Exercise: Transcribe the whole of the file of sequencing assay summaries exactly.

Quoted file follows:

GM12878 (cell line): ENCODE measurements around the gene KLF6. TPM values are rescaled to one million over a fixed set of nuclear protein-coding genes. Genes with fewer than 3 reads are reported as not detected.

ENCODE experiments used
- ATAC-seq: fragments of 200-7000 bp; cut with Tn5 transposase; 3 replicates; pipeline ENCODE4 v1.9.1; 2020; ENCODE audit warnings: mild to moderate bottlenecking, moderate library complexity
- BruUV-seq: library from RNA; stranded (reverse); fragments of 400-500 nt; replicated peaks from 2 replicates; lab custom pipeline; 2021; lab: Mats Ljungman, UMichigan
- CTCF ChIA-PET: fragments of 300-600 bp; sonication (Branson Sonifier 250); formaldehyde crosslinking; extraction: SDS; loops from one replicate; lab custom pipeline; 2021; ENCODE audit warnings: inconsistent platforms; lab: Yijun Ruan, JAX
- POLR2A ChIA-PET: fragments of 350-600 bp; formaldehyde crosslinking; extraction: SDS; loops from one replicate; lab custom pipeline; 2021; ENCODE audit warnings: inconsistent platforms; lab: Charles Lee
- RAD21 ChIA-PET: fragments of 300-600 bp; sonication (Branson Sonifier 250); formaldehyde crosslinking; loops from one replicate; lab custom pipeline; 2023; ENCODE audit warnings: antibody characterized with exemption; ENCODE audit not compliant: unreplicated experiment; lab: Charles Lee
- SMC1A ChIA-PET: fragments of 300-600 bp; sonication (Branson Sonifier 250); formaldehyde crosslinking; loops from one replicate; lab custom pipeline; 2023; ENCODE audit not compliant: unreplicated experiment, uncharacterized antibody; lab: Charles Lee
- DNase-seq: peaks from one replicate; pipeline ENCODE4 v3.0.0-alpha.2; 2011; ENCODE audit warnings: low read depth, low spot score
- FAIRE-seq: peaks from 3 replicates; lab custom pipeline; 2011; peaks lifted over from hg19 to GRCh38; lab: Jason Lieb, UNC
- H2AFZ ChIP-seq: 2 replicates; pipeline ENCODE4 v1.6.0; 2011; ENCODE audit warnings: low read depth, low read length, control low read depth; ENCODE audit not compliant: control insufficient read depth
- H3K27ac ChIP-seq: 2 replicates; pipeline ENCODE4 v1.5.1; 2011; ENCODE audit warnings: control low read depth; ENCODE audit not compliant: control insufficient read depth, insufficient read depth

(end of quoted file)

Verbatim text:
GM12878 (cell line): ENCODE measurements around the gene KLF6. TPM values are rescaled to one million over a fixed set of nuclear protein-coding genes. Genes with fewer than 3 reads are reported as not detected.

ENCODE experiments used
- ATAC-seq: fragments of 200-7000 bp; cut with Tn5 transposase; 3 replicates; pipeline ENCODE4 v1.9.1; 2020; ENCODE audit warnings: mild to moderate bottlenecking, moderate library complexity
- BruUV-seq: library from RNA; stranded (reverse); fragments of 400-500 nt; replicated peaks from 2 replicates; lab custom pipeline; 2021; lab: Mats Ljungman, UMichigan
- CTCF ChIA-PET: fragments of 300-600 bp; sonication (Branson Sonifier 250); formaldehyde crosslinking; extraction: SDS; loops from one replicate; lab custom pipeline; 2021; ENCODE audit warnings: inconsistent platforms; lab: Yijun Ruan, JAX
- POLR2A ChIA-PET: fragments of 350-600 bp; formaldehyde crosslinking; extraction: SDS; loops from one replicate; lab custom pipeline; 2021; ENCODE audit warnings: inconsistent platforms; lab: Charles Lee
- RAD21 ChIA-PET: fragments of 300-600 bp; sonication (Branson Sonifier 250); formaldehyde crosslinking; loops from one replicate; lab custom pipeline; 2023; ENCODE audit warnings: antibody characterized with exemption; ENCODE audit not compliant: unreplicated experiment; lab: Charles Lee
- SMC1A ChIA-PET: fragments of 300-600 bp; sonication (Branson Sonifier 250); formaldehyde crosslinking; loops from one replicate; lab custom pipeline; 2023; ENCODE audit not compliant: unreplicated experiment, uncharacterized antibody; lab: Charles Lee
- DNase-seq: peaks from one replicate; pipeline ENCODE4 v3.0.0-alpha.2; 2011; ENCODE audit warnings: low read depth, low spot score
- FAIRE-seq: peaks from 3 replicates; lab custom pipeline; 2011; peaks lifted over from hg19 to GRCh38; lab: Jason Lieb, UNC
- H2AFZ ChIP-seq: 2 replicates; pipeline ENCODE4 v1.6.0; 2011; ENCODE audit warnings: low read depth, low read length, control low read depth; ENCODE audit not compliant: control insufficient read depth
- H3K27ac ChIP-seq: 2 replicates; pipeline ENCODE4 v1.5.1; 2011; ENCODE audit warnings: control low read depth; ENCODE audit not compliant: control insufficient read depth, insufficient read depth